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When I change a bash script (Ubuntu 10.04), the script gets changed, but when I run it it runs an older version and the changes made are ignored. And some files, it just says that the file does not exist (even though it does...)

I assume it has something to do with permissions, even though I have made sure the files are marked Read&Write for all users and executable. But it is perhaps a permission I need to change on a 'higher level'? Desperate

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More details needed. Note that . is not included in the PATH by default (and should not be included in the path), so running executables located in the current working directory need to be run with ./foo or ./bar.sh. Try echo $PATH, and pwd, and type <filename> for whatever filename you're trying to work with. –  sarnold Mar 23 '11 at 11:02

3 Answers 3

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I changed permissions for the folder and then restarted the computer. Then it worked (but had to restart which I think is a bit odd). Anyway now it works :)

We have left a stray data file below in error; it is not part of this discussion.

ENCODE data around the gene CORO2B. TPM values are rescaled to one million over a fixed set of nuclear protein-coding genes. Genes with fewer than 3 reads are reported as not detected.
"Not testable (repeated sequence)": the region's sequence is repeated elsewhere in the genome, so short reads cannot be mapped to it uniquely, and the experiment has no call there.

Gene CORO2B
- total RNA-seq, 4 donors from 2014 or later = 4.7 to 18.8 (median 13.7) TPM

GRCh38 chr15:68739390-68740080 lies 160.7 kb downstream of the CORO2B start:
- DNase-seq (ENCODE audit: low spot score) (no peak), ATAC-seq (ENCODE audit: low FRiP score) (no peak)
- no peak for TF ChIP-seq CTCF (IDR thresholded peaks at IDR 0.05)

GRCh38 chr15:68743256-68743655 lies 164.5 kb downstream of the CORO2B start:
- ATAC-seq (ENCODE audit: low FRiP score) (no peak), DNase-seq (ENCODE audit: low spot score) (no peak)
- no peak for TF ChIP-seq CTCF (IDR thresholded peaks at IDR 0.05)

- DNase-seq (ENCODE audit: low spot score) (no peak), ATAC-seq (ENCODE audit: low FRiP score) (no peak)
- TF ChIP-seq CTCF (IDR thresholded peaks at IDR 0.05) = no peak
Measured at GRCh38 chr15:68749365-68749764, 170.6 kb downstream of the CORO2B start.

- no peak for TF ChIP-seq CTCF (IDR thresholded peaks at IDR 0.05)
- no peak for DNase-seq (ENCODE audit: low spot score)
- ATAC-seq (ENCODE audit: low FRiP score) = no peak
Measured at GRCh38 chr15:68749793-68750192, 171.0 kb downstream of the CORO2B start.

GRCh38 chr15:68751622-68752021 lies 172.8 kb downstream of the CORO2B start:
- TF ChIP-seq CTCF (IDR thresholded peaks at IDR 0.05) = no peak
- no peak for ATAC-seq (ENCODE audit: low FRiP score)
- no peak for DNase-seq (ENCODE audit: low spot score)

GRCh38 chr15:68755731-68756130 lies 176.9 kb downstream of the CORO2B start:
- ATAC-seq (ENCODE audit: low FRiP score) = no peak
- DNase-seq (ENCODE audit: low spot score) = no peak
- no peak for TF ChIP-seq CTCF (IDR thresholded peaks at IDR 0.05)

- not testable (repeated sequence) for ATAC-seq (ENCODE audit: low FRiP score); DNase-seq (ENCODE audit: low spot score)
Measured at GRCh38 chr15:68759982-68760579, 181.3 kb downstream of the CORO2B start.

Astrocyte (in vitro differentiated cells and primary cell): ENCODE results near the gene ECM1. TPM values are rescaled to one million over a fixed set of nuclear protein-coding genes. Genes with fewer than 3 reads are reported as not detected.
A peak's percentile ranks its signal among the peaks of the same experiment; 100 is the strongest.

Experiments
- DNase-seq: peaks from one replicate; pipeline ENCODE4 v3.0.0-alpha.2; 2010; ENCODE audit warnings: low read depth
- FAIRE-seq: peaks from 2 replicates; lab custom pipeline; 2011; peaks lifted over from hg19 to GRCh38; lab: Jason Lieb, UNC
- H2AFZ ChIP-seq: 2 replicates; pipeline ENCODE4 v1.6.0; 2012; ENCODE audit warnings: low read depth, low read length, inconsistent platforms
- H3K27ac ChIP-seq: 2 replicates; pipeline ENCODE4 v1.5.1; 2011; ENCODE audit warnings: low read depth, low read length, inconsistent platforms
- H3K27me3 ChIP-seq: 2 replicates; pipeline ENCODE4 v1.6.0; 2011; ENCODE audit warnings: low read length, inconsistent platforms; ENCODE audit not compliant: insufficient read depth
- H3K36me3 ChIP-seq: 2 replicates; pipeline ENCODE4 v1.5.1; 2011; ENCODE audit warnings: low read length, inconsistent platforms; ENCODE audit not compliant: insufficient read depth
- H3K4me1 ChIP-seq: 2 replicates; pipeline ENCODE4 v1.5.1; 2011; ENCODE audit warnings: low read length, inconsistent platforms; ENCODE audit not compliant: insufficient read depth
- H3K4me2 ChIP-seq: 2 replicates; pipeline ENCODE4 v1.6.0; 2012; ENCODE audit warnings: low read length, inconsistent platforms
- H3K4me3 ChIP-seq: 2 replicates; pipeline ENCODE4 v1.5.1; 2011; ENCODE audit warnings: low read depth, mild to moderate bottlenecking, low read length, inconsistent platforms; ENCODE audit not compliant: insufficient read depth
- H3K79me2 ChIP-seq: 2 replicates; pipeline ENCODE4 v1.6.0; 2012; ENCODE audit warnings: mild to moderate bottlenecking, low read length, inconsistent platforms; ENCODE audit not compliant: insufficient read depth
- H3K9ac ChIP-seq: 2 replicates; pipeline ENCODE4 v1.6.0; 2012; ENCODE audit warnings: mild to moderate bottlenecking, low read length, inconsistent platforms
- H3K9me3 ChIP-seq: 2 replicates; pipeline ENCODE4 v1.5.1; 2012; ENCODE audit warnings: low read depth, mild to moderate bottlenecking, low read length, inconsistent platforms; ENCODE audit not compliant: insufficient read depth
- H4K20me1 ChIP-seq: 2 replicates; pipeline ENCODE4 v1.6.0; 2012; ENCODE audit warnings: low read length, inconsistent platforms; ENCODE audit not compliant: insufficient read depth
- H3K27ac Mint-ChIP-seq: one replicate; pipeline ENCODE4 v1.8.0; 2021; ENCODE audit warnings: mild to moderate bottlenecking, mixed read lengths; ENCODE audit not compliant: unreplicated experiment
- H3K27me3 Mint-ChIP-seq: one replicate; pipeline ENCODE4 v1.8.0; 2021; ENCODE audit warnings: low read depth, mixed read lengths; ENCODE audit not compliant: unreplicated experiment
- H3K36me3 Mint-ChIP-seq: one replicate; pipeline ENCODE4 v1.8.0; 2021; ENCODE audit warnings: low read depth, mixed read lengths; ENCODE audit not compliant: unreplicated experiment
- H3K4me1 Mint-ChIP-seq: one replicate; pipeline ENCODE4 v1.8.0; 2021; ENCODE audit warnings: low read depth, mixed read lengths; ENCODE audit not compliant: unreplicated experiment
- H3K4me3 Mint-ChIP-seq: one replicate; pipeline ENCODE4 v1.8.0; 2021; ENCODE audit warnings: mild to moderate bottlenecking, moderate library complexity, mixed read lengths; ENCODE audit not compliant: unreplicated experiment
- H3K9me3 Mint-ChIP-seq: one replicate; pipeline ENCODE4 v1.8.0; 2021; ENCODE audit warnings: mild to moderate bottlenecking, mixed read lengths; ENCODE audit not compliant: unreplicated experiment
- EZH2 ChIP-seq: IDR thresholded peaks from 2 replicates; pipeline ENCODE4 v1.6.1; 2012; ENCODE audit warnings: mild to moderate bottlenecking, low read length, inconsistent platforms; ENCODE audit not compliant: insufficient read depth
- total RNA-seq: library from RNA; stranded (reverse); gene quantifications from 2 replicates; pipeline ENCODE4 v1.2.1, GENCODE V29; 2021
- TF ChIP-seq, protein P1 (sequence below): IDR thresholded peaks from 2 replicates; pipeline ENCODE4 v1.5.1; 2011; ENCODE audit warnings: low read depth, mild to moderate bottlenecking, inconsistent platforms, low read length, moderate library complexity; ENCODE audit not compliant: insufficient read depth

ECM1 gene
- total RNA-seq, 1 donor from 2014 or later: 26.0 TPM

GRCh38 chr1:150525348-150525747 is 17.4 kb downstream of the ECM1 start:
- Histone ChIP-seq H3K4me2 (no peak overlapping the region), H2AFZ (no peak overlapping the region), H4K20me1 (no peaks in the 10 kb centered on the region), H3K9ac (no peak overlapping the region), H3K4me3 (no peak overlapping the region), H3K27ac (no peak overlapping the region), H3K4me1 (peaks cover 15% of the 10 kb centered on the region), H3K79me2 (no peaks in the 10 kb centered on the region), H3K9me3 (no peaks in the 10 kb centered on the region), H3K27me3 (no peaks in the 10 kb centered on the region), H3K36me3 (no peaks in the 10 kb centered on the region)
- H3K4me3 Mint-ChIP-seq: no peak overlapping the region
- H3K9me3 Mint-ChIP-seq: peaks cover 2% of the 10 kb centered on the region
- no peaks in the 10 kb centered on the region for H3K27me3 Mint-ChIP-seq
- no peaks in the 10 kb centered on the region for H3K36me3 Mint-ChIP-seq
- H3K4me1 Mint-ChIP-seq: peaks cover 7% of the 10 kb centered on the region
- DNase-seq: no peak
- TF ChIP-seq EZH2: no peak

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you should accept your own answer (or another if you desire), so that this question shows up as resolved. –  belacqua Mar 24 '11 at 2:25

If you want to know which version of a file will be run on Linux/Unix, you can usually type:

which prog

where "prog" is the name of the program. For example, if you want to know where "emacs" is located, or which copy of emacs you are actually using, you can type:

which emacs

On my machine, this returns with:

/usr/bin/emacs

In your case, if the path returned by "which" doesn't match the name of the file you are editing, then this would explain your confusion, and point you in the right direction to solving the problem. I would also examine the contents of your PATH environment variable by typing:

echo $PATH

If you see the other directory in the path before the directory with the file you are editing, this explains the problem. Also, note that "." (the current directory) is never on the path, or at least should never be on the path, for security reasons. If you want to run a program in the current directory, use the form "./prog" explicitly to ensure that it runs the program "prog" in the current directory.

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From what you tell me this has nothing to do with permissions.

Double, triple, quadruple check in both your editor and in your terminal you are editing and executing the same files. This has brought me quite a few WTF moments.

The exact commands you enter in your terminal would help though.

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